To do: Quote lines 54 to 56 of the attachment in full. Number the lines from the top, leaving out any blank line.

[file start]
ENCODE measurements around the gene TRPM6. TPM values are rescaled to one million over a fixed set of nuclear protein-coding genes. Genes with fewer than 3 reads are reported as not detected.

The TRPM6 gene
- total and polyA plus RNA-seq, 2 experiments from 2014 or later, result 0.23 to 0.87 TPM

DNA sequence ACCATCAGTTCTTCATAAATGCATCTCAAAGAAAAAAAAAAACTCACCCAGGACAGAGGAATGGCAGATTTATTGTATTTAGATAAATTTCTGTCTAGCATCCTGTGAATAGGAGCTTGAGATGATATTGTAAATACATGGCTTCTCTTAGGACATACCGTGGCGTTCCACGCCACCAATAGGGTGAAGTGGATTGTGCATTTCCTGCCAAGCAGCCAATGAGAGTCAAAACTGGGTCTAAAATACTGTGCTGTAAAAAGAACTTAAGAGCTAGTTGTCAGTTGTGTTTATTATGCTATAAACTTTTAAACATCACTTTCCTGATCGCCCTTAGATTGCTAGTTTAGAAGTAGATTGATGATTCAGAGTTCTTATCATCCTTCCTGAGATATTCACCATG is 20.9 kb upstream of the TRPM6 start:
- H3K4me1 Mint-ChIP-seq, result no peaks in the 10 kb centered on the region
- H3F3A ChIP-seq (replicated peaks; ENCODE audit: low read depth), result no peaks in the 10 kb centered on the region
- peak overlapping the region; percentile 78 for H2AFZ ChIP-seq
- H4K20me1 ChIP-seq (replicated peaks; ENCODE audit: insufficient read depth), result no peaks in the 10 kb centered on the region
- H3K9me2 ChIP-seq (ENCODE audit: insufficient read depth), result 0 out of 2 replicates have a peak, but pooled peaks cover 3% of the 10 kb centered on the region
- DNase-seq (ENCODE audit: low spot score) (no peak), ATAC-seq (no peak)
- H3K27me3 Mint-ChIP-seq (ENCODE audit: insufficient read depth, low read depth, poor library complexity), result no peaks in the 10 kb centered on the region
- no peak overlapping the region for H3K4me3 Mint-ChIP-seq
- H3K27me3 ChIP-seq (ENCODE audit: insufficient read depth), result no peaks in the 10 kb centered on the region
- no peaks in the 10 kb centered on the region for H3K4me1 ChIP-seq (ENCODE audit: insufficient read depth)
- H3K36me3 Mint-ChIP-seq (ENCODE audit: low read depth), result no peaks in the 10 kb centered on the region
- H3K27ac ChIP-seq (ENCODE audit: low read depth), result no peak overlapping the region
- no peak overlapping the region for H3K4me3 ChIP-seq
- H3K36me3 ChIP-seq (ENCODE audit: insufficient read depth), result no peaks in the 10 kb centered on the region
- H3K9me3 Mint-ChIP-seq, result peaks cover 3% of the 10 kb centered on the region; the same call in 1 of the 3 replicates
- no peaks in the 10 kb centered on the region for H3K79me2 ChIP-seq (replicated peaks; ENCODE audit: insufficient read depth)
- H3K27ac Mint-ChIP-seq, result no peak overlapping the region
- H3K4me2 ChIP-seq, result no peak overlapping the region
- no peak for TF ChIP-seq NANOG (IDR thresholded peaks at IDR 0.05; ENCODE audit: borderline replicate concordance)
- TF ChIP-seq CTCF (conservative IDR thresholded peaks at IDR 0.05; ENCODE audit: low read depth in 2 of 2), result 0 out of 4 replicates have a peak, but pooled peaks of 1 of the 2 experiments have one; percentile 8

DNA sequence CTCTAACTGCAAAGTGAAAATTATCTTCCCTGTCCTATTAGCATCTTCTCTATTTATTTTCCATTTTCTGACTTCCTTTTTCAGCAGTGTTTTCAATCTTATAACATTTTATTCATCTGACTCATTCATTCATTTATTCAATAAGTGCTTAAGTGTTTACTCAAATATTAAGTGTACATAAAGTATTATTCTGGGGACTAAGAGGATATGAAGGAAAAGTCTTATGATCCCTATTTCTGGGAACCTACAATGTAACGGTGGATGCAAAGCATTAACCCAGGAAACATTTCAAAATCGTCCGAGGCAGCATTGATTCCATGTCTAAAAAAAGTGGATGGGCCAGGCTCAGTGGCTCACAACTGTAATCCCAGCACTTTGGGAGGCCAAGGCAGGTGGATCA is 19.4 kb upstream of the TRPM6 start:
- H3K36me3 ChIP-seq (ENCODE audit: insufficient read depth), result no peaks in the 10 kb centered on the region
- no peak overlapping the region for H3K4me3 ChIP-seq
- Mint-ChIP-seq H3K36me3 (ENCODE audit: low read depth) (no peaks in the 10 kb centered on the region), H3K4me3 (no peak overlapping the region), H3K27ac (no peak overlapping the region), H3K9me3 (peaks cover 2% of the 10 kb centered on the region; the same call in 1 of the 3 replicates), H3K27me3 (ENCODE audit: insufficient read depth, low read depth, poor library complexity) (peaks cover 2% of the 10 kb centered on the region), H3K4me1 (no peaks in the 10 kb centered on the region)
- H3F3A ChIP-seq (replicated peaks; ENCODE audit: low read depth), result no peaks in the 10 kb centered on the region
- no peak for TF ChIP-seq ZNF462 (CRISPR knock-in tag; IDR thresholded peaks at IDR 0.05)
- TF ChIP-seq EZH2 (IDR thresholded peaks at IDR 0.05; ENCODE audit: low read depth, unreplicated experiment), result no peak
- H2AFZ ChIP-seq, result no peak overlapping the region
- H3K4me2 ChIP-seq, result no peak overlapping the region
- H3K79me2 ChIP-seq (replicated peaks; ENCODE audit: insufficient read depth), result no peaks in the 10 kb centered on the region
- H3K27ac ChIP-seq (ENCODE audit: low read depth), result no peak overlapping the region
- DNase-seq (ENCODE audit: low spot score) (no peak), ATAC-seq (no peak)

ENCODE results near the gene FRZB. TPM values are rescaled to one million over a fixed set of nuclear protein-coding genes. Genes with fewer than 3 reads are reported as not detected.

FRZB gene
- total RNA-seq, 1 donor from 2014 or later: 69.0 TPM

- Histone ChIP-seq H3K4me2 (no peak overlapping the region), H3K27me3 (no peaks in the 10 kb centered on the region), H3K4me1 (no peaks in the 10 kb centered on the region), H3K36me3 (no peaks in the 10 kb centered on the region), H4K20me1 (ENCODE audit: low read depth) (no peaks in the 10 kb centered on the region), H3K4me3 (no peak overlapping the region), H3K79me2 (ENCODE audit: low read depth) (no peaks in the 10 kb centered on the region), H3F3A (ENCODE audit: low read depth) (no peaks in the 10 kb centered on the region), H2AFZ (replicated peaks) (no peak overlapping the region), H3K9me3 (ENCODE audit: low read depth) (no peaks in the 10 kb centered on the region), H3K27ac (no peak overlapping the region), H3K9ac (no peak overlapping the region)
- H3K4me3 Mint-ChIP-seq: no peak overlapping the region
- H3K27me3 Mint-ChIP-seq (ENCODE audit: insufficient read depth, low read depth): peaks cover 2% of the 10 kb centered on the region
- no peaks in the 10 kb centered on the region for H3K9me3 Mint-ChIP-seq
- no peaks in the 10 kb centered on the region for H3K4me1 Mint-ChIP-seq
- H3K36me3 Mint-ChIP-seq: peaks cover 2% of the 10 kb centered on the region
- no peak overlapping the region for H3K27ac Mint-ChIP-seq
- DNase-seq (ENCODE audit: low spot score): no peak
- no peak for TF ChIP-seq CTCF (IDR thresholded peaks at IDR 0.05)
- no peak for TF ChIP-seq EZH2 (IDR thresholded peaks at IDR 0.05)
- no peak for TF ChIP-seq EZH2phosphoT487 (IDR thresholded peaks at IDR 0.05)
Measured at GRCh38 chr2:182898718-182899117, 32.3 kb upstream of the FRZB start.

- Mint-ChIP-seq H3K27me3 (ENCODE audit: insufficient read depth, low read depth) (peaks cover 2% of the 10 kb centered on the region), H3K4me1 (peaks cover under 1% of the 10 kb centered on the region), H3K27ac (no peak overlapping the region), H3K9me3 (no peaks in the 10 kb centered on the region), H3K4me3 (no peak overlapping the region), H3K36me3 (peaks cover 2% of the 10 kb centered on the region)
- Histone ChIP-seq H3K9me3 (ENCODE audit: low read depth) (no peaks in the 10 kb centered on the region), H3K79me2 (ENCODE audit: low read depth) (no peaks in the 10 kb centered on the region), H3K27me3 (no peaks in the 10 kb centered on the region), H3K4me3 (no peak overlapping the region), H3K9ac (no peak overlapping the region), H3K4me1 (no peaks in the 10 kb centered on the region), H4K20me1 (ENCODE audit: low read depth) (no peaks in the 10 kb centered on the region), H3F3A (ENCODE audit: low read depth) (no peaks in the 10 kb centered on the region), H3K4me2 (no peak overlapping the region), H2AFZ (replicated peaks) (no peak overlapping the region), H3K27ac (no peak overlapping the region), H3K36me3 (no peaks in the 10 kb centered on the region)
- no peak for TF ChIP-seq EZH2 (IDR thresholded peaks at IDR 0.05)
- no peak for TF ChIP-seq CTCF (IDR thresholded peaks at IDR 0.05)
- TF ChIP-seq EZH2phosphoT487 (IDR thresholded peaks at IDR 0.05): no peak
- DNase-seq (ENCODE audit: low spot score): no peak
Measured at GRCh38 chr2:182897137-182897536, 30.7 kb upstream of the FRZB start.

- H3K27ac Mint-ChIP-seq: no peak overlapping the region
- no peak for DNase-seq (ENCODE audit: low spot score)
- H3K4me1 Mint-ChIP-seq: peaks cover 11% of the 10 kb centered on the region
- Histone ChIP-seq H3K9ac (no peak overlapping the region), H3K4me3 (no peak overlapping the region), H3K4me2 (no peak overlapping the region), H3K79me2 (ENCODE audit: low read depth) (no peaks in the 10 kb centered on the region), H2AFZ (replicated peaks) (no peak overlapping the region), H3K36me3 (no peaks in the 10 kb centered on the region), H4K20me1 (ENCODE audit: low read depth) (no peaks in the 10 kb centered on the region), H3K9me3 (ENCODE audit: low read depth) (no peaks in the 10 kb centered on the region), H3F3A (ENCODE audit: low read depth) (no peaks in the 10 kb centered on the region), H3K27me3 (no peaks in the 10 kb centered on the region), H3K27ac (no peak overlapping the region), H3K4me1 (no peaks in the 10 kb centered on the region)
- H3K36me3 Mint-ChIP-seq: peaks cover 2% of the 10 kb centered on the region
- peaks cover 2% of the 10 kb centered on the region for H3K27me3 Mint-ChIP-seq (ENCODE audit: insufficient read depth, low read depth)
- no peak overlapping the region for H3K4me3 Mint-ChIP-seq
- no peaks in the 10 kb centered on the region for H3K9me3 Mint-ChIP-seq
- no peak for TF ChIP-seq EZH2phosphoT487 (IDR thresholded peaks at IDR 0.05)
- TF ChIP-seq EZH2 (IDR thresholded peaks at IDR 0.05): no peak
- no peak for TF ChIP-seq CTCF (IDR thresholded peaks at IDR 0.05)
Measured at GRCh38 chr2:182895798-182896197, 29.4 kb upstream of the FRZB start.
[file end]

- no peak for TF ChIP-seq EZH2 (IDR thresholded peaks at IDR 0.05)
- no peak for TF ChIP-seq CTCF (IDR thresholded peaks at IDR 0.05)
- TF ChIP-seq EZH2phosphoT487 (IDR thresholded peaks at IDR 0.05): no peak